It happens often in both churches and synagogues: The board is searching for a new minister or rabbi, someone young with fresh ideas who will appeal to the younger people in the community. Once the perfect candidate is selected and tries to implement changes needed to increase membership, the board becomes polarized and seems to do everything it can to block the new leader from carrying out any kind of plan.
That’s the situation faced by Rabbi Sam in this perceptive play by Charlie Varon, and brought to vivid life for its Toronto premiere by director Ari Weisberg.
In a richly layered performance by Ron Boyd, Rabbi Sam sets about trying to win over the board with his plan to reinvent Judaism for the 21st century. You would think a board of a synagogue facing declining membership would welcome such an opportunity, but these are people who have their own personal agendas. When Rabbi Sam dangles a two million-dollar proposition from a secret benefactor, they become increasingly suspicious and begin orchestrating his ouster. The leader of the charge is Jerry Gomberg – a man with a near obsession over the activities of Louis Farrakhan. Martin Edmonds does a superb job of bringing this all-too-real character to life.
Suddenly the new Rabbi finds his every move being tracked and questioned as the battle lines are drawn between those who support him and those who want him fired. Among his supporters is Sarah Schimmel, played with great warmth by Marion Hirschberg. A scene where she helps the rabbi prepare borscht provides an opportunity to learn about his late wife and the son he is struggling to raise.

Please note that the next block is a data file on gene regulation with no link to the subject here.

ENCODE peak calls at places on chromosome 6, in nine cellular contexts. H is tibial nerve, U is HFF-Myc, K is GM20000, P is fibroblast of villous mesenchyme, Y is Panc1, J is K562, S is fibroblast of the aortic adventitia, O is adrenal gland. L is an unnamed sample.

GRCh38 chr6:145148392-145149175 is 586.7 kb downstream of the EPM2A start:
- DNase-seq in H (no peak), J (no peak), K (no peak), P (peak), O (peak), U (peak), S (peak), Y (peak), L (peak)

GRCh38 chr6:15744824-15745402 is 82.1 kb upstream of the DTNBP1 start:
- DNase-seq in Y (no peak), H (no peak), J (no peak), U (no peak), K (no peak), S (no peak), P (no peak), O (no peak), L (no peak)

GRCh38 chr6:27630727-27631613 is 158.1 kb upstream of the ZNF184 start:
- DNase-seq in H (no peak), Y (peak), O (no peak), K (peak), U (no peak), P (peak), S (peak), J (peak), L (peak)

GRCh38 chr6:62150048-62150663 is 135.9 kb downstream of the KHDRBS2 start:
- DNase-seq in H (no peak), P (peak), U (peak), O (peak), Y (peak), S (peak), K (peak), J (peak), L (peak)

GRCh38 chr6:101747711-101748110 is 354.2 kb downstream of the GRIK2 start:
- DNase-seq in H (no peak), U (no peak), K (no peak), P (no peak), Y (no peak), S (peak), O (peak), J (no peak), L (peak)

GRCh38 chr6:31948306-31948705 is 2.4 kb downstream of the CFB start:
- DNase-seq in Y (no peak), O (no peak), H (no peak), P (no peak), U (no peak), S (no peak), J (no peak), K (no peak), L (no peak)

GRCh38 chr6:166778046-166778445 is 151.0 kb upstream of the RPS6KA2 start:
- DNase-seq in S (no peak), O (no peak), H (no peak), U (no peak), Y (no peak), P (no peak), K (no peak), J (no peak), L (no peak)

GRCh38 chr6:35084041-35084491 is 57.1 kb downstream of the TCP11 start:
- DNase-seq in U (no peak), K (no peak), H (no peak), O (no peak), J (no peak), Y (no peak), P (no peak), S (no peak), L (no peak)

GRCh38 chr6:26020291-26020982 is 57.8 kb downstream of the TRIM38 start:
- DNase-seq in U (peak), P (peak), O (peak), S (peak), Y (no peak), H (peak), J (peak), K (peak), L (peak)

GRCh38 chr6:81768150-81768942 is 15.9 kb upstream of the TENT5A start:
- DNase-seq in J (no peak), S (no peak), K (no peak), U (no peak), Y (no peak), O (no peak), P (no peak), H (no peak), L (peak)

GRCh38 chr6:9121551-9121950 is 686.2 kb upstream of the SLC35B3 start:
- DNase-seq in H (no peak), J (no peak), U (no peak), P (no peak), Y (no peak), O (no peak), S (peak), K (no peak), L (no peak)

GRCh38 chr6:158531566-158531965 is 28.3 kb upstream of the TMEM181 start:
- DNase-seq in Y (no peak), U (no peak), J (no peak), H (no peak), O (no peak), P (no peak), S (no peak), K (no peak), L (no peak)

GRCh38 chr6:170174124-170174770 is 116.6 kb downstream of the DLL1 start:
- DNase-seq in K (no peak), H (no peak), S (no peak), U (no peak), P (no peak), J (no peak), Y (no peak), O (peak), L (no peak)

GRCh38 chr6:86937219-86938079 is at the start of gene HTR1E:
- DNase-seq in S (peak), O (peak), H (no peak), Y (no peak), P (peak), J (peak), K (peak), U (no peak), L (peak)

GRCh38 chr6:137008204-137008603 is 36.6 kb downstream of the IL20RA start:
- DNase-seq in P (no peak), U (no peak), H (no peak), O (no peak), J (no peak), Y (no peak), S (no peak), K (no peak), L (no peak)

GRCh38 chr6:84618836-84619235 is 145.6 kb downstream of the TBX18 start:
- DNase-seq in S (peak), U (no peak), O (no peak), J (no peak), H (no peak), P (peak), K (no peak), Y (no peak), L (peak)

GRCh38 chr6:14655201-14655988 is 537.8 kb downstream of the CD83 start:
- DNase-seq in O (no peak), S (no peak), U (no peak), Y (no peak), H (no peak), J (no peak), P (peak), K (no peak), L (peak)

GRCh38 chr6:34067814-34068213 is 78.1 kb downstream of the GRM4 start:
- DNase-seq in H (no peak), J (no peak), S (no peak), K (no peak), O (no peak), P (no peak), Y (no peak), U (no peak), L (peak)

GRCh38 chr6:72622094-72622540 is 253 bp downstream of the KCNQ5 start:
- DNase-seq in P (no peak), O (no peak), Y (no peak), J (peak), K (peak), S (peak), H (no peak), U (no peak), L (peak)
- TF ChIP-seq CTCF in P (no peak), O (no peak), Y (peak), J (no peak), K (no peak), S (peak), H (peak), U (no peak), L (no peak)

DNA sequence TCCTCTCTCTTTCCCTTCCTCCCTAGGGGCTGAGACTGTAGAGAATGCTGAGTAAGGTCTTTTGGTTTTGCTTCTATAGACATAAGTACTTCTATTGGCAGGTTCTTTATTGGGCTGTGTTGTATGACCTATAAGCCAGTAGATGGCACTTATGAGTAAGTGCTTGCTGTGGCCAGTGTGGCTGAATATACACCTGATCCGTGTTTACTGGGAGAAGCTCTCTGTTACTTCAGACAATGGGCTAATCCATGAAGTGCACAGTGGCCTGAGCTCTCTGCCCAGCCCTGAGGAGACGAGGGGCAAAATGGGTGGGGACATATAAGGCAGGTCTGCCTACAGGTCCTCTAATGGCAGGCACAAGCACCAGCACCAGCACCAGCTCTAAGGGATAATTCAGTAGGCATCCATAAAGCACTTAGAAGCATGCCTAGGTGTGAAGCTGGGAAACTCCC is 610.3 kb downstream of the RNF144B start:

Meanwhile the board members are meeting secretly to determine Rabbi Sam’s fate. The irony that a group of people brought together by faith should become so adversarial is not lost on the author, director or cast members. Sadly these types of boards and board members are all too prevalent not only in churches and synagogues but also in community and non-governmental agencies.
* Over the past few seasons, Teatron under the focused leadership of Ari Weisberg has created a repertory company of dedicated performers, many of whom appear in this production. It is also encouraging to note the number of performers who are making their debuts with the company. Weisberg continues his global search for plays that enrich our understanding of Judaism, yet at the same time have resonance for people of other faiths. As you watch Rabbi Sam – and I highly recommend that you do – you will frequently want to say “That’s just what happened with our group…” It is the universal truth of the play that makes it so winning.
Rabbi Sam is on stage in the studio theatre at the Toronto Centre for the Arts until January 13.No Performance on Friday. For performance times & purchase tickets call 416-781-5527, or visithttp://www.teatrontheatre.com.